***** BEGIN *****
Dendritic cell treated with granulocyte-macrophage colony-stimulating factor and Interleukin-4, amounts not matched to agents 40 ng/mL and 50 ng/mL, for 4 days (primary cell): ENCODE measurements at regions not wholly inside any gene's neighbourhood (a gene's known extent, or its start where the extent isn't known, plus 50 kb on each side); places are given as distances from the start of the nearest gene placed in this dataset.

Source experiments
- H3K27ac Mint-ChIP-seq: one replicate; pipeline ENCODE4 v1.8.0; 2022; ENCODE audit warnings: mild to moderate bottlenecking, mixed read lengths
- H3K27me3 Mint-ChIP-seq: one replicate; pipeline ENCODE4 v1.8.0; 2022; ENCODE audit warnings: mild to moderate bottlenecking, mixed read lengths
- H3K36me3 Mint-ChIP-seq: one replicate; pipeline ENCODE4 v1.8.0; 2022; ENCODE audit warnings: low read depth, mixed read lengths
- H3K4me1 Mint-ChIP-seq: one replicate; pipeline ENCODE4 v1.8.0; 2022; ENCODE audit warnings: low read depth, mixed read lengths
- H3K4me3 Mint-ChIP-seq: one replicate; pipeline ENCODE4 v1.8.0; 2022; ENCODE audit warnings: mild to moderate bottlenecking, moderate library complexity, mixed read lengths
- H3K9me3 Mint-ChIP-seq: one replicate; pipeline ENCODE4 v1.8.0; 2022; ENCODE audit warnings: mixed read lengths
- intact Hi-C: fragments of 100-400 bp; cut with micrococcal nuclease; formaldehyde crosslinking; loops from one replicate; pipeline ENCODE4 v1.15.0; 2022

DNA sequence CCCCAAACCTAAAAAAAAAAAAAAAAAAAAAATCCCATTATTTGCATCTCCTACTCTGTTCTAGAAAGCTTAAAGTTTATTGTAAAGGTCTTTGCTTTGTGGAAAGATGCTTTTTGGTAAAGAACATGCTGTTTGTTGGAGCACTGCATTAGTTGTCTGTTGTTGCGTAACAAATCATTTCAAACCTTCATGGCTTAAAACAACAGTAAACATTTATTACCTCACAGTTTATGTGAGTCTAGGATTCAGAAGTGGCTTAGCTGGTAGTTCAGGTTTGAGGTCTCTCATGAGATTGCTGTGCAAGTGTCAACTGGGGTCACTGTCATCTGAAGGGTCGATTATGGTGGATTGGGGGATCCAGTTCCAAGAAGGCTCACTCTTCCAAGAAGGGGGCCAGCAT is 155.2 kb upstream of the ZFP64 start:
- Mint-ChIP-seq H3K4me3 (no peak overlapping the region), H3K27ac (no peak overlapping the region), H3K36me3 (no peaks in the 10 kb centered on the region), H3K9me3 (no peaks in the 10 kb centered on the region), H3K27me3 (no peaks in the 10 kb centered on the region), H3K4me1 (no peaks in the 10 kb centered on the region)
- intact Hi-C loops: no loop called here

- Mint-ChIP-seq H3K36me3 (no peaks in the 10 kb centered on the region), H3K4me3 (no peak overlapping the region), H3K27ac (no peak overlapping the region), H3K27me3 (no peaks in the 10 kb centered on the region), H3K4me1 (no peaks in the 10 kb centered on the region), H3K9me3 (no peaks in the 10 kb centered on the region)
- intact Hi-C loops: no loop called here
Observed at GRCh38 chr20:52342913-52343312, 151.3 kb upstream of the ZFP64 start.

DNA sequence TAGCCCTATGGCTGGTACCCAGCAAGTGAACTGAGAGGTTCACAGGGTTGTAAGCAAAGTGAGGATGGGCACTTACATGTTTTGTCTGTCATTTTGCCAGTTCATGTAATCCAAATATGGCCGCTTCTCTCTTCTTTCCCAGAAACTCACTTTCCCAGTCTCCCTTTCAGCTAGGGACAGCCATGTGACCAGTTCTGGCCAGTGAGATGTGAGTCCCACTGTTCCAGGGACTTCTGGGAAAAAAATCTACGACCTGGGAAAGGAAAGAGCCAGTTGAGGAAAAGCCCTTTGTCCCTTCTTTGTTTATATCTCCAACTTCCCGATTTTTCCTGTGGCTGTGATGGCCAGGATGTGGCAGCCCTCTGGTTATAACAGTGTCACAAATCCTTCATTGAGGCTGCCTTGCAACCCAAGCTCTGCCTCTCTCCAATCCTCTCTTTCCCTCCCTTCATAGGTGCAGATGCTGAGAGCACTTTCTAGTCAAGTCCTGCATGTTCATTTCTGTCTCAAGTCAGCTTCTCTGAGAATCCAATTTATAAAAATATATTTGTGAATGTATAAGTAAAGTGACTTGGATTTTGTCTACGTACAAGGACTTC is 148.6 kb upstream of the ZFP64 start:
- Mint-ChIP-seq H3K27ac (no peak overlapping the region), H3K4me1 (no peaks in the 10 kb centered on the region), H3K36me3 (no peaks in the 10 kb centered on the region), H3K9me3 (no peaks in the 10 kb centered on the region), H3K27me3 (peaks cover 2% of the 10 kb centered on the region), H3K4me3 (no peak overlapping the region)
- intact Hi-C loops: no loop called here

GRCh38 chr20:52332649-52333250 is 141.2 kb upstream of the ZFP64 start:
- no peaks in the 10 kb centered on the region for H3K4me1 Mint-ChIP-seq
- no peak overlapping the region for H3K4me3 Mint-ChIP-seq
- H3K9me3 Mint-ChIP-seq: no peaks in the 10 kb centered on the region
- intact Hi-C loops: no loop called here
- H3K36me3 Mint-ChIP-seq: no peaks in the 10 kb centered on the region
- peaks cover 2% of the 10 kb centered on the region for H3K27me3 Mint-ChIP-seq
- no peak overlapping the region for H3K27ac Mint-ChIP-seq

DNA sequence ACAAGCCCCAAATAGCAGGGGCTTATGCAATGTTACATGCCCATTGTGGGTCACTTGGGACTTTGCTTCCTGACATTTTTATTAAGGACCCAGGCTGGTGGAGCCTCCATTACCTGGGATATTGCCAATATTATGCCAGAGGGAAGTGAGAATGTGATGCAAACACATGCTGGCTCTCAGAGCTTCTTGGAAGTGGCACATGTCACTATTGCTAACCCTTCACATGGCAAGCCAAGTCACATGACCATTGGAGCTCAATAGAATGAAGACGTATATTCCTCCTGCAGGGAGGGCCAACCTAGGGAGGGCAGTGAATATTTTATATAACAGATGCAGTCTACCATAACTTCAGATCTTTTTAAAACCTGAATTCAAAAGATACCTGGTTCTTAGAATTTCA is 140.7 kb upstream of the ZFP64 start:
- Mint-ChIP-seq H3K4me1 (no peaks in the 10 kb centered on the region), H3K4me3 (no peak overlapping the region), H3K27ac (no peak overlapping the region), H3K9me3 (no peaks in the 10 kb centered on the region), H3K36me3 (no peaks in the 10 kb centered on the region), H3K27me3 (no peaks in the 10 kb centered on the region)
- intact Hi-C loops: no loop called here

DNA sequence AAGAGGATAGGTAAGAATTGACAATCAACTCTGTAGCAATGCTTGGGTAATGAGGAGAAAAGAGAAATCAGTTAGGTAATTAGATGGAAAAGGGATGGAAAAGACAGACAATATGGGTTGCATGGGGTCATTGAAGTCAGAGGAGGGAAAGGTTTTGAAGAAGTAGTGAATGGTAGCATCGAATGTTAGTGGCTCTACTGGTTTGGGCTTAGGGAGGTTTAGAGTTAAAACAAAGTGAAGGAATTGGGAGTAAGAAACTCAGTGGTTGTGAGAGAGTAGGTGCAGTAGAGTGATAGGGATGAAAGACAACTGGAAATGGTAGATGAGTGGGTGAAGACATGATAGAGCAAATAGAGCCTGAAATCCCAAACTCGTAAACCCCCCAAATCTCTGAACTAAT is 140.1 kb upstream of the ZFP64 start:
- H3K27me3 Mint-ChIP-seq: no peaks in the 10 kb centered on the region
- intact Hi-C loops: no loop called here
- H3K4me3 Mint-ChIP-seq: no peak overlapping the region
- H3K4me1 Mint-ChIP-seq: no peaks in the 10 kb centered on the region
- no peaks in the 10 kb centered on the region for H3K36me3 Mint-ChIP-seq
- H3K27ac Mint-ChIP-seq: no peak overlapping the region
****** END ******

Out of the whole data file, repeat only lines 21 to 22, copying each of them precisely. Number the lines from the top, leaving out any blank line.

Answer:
- no peak overlapping the region for H3K4me3 Mint-ChIP-seq
- H3K9me3 Mint-ChIP-seq: no peaks in the 10 kb centered on the region